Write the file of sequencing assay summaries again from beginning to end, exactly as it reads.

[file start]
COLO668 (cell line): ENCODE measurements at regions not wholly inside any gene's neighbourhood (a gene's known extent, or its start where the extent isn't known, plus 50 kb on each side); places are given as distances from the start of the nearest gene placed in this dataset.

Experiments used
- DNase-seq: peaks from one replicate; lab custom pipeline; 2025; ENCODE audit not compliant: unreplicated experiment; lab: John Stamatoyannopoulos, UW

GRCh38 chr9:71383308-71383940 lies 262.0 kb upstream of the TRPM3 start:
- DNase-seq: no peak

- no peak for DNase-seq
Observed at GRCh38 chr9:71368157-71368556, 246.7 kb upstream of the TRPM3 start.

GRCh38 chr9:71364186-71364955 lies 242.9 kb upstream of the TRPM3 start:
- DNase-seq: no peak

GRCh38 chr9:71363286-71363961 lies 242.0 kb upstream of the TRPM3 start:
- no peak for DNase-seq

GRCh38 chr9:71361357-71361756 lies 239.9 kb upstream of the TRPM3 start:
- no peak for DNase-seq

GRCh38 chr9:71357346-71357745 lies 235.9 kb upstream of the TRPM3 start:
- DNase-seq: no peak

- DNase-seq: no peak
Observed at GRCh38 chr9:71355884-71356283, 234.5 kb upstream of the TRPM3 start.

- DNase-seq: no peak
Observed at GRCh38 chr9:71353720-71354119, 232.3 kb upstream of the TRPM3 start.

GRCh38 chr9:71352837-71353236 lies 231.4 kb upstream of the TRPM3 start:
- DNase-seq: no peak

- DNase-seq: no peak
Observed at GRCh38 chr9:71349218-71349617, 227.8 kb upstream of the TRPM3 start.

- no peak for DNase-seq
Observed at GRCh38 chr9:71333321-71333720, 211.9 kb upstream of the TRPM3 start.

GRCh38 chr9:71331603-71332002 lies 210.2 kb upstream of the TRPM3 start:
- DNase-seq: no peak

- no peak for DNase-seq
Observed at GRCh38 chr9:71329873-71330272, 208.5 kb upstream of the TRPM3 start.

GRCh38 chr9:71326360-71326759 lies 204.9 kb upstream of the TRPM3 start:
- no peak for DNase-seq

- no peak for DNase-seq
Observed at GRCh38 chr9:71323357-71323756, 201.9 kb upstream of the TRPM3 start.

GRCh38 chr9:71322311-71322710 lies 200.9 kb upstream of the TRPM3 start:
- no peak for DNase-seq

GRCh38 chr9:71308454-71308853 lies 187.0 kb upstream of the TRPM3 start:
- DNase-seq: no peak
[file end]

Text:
COLO668 (cell line): ENCODE measurements at regions not wholly inside any gene's neighbourhood (a gene's known extent, or its start where the extent isn't known, plus 50 kb on each side); places are given as distances from the start of the nearest gene placed in this dataset.

Experiments used
- DNase-seq: peaks from one replicate; lab custom pipeline; 2025; ENCODE audit not compliant: unreplicated experiment; lab: John Stamatoyannopoulos, UW

GRCh38 chr9:71383308-71383940 lies 262.0 kb upstream of the TRPM3 start:
- DNase-seq: no peak

- no peak for DNase-seq
Observed at GRCh38 chr9:71368157-71368556, 246.7 kb upstream of the TRPM3 start.

GRCh38 chr9:71364186-71364955 lies 242.9 kb upstream of the TRPM3 start:
- DNase-seq: no peak

GRCh38 chr9:71363286-71363961 lies 242.0 kb upstream of the TRPM3 start:
- no peak for DNase-seq

GRCh38 chr9:71361357-71361756 lies 239.9 kb upstream of the TRPM3 start:
- no peak for DNase-seq

GRCh38 chr9:71357346-71357745 lies 235.9 kb upstream of the TRPM3 start:
- DNase-seq: no peak

- DNase-seq: no peak
Observed at GRCh38 chr9:71355884-71356283, 234.5 kb upstream of the TRPM3 start.

- DNase-seq: no peak
Observed at GRCh38 chr9:71353720-71354119, 232.3 kb upstream of the TRPM3 start.

GRCh38 chr9:71352837-71353236 lies 231.4 kb upstream of the TRPM3 start:
- DNase-seq: no peak

- DNase-seq: no peak
Observed at GRCh38 chr9:71349218-71349617, 227.8 kb upstream of the TRPM3 start.

- no peak for DNase-seq
Observed at GRCh38 chr9:71333321-71333720, 211.9 kb upstream of the TRPM3 start.

GRCh38 chr9:71331603-71332002 lies 210.2 kb upstream of the TRPM3 start:
- DNase-seq: no peak

- no peak for DNase-seq
Observed at GRCh38 chr9:71329873-71330272, 208.5 kb upstream of the TRPM3 start.

GRCh38 chr9:71326360-71326759 lies 204.9 kb upstream of the TRPM3 start:
- no peak for DNase-seq

- no peak for DNase-seq
Observed at GRCh38 chr9:71323357-71323756, 201.9 kb upstream of the TRPM3 start.

GRCh38 chr9:71322311-71322710 lies 200.9 kb upstream of the TRPM3 start:
- no peak for DNase-seq

GRCh38 chr9:71308454-71308853 lies 187.0 kb upstream of the TRPM3 start:
- DNase-seq: no peak